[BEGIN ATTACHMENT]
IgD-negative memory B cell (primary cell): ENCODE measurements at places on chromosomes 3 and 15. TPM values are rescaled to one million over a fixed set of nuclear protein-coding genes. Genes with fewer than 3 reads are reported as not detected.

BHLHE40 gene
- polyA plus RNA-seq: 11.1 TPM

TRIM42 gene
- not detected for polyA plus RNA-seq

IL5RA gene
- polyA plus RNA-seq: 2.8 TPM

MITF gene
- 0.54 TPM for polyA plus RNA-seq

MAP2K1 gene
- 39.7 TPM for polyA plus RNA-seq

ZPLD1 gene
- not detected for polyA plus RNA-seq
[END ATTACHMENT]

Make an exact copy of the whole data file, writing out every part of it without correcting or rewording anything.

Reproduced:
IgD-negative memory B cell (primary cell): ENCODE measurements at places on chromosomes 3 and 15. TPM values are rescaled to one million over a fixed set of nuclear protein-coding genes. Genes with fewer than 3 reads are reported as not detected.

BHLHE40 gene
- polyA plus RNA-seq: 11.1 TPM

TRIM42 gene
- not detected for polyA plus RNA-seq

IL5RA gene
- polyA plus RNA-seq: 2.8 TPM

MITF gene
- 0.54 TPM for polyA plus RNA-seq

MAP2K1 gene
- 39.7 TPM for polyA plus RNA-seq

ZPLD1 gene
- not detected for polyA plus RNA-seq